What I learned by launching my first app

July 10, 20215 minutes reading time

Ever since I started to learn how to build things for computers I have followed blogs, newsletters and forums where people make incredible things.

Some things are just for fun, like Rafael Conde’s Break This Safe that inspired my own game The Impossible Safe, and others are the start of new businesses.

I’ve always watched these people with a feeling of “I want to do that, I want to make things”. However this year something changed. It went from feelings to actions to an actual launched app.

Maybe it was because of COVID or maybe I was tired of starting making things but never completing them, who knows.

During christmas last year I launched Xcode on my MacBook as I had many times before without actually completing any projects, but this time I was determined to actually launcing my app.

Making the app was the easy part

The app that I was going to make was pretty simple, a workout timer that works like the one I have at my gym. This would solve both my “I want to make things” problem but also my problem of not having a good workout timer for workouts at home or outside during COVID.

Due to my lack of follow through on previous projects I’ve started, I actually had pretty little knowledge about how to build and launch an app.

I got some experience with bulding things for the web, but Swift is not a language I speak fluently. Luckily for me it’s pretty simple and there’s a lot of tutorials out there.

Building a timer, with some settings and a specific look and feel was not that complicated, plenty of people had done it before.

There was very good references, Hacking with Swift and YouTube being my go to ones, to use for how to build each feature I wanted to have in the app.

Smooth sailing to the App Store

I’ve heard about the Apple review process, the rules and general pain of getting apps onto the App Store. But when I acutally went through each step it was a piece of cake.

Apple have done a really great job with making the process feel seamless. It goes something like this:

  1. Upload your app to Apple’s App Store Connect from Xcode
  2. Enter all details about the app, upload all marketing images and so on in App Store Connect
  3. Press publish

I know there’s a lot of things that can complicate the review process, but for small simple apps like mine it really is a really good experience.

Getting users is really hard

So I had done it, this time I actually followed through on a project. And I have a published app in the App Store to prove it.

Now what?

How do I get people to use it? I asked all my friends to try it out of course, but that only goes so far.

Product Hunt

I launched on Product Hunt, a community where people all over the world share new and interesting products, with some success, 130 upvotes and 29 app installs.

Apple Search Ads

Apple give new developers $100 in credits to use on Apple Search Ads, that’s an offer you can’t refuse. I blew it all over the course of two months.

I went with the Basic version of Search Ads where Apple magically select who the audience of the ad should be and when to show it. Maybe I could have got a better result withe the Advanced version, but I didn’t have the energy to learn all about it.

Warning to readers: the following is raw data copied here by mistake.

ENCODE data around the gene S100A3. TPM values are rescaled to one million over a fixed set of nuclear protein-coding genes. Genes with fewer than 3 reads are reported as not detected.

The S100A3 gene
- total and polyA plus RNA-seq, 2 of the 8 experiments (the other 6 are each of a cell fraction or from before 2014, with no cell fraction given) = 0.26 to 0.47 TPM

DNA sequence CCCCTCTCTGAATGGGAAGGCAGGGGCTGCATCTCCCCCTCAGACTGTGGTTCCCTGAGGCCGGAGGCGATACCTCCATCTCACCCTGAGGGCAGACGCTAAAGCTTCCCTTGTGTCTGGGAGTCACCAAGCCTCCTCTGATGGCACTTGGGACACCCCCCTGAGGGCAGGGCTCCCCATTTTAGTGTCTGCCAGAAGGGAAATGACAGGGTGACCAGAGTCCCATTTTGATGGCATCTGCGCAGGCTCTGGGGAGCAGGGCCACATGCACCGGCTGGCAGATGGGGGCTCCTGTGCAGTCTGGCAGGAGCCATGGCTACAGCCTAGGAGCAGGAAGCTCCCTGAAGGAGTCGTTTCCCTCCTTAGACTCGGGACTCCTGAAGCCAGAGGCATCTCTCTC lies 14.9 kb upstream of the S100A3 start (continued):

The Search Ads resulted in about 250-300 app installs, that’s of course amazing with it being free and all. But if I was to pay for it the price would have been around 30-40 cents per app installs. That’s not a sustainable growth method for a free app built as a side project.


With the price for Apple Search Ads in mind I went to my next growth idea. An idea all based on me hearing Gary Vee go on and on about how you should just spend time commenting and following on Instagram.

I will admit that I don’t really like this growth method, but it worked really well!

To ease my conscience and not feel like a complete spam bot I decided to deliver value on Instagram as well using it as a marketing tool. This plan would also give me an excuse to stay relevant to the followers on Instagram.

First I created an account on Instagram(@theboxtimer) and converted it to a business account, this gave me access to statistics, marketing and other business features.

Then I created a few images to use as promotion for my app both in posts and in stories. This would be the foundation of the actual marketing of the app.

The additional value I would bring to Instagram was workouts(WODs), a simple post with a workout you could do at home or outside and using the app at the same time.

Each day I posted a new workout and with a few days in between I posted one of the marketing images. This let me reach the followers on a regular basis without spamming them with marketing material.

But just posting alone won’t give you any followers though, this is where the Gary Vee part comes in. I went full on hustle mode and started commenting, liking and following all around the Instagram fitness bubble.

It was a bit slow in the start, but after a while I got a lot of followers. Not just “follow for follow” type of follows but actual real users that liked both the app and the workouts.

As of today Instagram has resulted in over 500 app installs and the account got over 4 000 followers.


The process of taking an idea and making it a reality, no matter how small it is, is really fun and rewarding. It beats just thinking about all day!

It’s really hard to get people to use your thing! But the feeling you get when they do is amazing.

Interested in the app I made? It’s called The Box Timer

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